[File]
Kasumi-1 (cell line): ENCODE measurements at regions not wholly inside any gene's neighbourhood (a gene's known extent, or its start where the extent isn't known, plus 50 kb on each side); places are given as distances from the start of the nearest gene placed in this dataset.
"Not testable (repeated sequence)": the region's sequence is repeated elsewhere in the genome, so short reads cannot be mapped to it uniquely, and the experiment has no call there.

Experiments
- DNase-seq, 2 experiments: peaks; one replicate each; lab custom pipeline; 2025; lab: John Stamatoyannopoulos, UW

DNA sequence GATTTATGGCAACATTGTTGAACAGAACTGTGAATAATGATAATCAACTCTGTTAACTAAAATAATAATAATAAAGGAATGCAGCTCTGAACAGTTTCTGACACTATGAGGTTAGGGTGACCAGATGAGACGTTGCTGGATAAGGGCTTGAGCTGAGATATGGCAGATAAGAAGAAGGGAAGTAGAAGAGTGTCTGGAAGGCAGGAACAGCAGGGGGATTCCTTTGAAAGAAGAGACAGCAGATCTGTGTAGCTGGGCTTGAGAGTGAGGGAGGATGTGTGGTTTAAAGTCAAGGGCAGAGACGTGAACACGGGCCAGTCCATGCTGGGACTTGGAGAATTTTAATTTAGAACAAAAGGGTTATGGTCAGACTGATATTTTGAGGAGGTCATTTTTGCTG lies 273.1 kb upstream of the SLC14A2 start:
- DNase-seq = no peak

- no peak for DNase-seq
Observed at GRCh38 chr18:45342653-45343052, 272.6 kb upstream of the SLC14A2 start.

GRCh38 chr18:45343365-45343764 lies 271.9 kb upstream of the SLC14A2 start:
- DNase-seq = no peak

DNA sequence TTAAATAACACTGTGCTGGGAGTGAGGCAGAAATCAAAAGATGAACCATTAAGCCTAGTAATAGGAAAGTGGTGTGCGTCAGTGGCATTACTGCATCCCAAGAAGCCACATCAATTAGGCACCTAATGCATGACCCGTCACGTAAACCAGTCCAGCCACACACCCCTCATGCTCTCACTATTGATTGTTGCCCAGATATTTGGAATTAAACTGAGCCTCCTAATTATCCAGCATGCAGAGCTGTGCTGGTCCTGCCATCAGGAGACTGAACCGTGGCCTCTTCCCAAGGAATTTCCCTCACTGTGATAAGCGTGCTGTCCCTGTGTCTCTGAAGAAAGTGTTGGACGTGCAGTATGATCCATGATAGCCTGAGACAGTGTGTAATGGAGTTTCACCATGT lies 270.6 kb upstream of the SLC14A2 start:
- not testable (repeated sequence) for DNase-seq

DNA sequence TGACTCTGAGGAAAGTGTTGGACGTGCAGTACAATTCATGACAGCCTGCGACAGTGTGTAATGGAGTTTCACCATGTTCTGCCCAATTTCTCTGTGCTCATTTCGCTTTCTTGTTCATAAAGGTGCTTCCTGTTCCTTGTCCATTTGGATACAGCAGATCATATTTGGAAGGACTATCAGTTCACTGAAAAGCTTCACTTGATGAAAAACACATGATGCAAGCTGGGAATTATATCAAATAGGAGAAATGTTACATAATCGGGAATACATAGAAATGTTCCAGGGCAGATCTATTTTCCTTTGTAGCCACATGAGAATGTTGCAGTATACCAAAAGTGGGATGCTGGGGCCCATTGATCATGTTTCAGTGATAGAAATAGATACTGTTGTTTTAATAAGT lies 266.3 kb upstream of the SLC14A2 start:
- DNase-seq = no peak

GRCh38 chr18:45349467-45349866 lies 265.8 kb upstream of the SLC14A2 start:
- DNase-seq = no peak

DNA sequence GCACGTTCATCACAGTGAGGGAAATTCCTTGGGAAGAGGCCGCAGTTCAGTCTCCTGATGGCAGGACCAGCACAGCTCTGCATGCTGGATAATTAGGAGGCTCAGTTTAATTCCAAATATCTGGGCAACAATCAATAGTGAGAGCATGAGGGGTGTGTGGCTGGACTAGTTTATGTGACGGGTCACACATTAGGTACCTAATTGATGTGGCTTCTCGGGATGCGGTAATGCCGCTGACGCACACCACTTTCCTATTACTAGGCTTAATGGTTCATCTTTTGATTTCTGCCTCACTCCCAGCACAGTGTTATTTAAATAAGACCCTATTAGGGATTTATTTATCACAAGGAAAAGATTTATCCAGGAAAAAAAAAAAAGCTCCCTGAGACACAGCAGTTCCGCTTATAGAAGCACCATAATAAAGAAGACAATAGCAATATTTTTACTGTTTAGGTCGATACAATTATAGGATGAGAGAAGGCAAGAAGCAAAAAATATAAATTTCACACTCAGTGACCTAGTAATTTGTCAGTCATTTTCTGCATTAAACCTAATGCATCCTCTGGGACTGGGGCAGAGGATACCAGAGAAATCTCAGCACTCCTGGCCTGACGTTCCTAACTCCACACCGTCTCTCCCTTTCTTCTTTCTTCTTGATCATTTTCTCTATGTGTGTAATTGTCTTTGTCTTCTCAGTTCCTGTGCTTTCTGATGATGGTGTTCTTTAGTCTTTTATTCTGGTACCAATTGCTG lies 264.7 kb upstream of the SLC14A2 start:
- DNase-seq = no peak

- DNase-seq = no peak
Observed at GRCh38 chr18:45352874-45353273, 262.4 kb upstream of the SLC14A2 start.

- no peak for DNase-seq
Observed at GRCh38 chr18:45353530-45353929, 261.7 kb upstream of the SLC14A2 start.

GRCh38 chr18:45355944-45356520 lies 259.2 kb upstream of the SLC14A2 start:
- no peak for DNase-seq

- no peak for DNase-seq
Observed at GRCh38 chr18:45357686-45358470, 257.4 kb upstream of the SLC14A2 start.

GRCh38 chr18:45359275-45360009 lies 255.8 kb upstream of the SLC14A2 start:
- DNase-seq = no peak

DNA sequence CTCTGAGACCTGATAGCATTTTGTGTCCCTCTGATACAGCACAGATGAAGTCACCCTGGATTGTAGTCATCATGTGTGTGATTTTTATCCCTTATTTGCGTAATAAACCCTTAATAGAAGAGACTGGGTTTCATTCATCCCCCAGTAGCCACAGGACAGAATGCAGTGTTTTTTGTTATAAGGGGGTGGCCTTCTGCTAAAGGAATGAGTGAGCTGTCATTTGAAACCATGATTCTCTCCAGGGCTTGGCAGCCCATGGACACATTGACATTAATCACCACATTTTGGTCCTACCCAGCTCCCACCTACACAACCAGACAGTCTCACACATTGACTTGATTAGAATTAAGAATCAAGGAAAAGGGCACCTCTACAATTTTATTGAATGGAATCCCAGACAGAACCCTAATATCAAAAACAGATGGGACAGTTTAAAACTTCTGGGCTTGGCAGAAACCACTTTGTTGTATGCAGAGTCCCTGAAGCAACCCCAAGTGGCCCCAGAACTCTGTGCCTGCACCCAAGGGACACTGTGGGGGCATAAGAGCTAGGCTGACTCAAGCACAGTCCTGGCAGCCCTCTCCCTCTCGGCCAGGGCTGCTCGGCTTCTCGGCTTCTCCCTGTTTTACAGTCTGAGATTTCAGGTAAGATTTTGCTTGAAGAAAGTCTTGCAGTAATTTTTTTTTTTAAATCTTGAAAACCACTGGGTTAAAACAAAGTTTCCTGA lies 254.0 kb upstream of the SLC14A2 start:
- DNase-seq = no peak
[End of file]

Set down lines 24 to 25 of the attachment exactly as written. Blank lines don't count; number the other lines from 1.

- no peak for DNase-seq

- no peak for DNase-seq